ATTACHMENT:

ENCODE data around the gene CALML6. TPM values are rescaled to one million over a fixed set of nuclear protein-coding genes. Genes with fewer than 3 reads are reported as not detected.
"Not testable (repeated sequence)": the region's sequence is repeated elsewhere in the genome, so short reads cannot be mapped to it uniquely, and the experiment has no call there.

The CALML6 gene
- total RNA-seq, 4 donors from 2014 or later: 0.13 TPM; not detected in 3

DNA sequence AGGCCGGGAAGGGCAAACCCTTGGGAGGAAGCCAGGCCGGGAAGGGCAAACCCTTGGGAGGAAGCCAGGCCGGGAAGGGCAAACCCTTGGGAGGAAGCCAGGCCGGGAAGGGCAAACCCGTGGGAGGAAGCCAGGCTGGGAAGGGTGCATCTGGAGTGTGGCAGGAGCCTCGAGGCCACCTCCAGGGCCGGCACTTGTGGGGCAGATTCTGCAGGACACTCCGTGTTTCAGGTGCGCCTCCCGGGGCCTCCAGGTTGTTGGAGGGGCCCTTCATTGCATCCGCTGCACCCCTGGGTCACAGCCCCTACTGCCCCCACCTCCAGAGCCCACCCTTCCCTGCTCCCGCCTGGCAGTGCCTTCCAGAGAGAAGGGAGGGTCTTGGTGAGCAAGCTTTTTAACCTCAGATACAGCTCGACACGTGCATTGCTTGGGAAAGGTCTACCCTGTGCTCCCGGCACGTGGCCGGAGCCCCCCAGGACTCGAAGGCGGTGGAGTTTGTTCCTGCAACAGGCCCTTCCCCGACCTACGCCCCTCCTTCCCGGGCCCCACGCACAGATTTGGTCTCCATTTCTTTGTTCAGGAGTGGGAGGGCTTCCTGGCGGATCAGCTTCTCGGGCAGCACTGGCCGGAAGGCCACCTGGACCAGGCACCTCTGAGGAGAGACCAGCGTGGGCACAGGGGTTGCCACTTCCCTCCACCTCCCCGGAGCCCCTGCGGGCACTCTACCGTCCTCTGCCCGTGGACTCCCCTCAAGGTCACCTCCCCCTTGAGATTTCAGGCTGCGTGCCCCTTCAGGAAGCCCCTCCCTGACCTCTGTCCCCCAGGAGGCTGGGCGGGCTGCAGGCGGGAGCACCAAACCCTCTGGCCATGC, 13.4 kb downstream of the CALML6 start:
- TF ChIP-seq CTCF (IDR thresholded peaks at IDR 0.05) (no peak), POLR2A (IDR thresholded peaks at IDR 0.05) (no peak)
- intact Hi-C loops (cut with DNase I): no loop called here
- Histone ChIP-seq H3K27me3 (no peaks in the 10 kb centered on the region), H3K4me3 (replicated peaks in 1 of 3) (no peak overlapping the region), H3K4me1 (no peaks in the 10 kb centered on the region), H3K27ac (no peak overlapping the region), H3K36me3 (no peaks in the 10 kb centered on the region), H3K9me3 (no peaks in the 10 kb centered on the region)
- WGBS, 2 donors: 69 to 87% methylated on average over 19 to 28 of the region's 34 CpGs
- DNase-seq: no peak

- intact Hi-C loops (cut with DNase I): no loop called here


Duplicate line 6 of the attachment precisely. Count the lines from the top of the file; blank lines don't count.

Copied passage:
- TF ChIP-seq CTCF (IDR thresholded peaks at IDR 0.05) (no peak), POLR2A (IDR thresholded peaks at IDR 0.05) (no peak)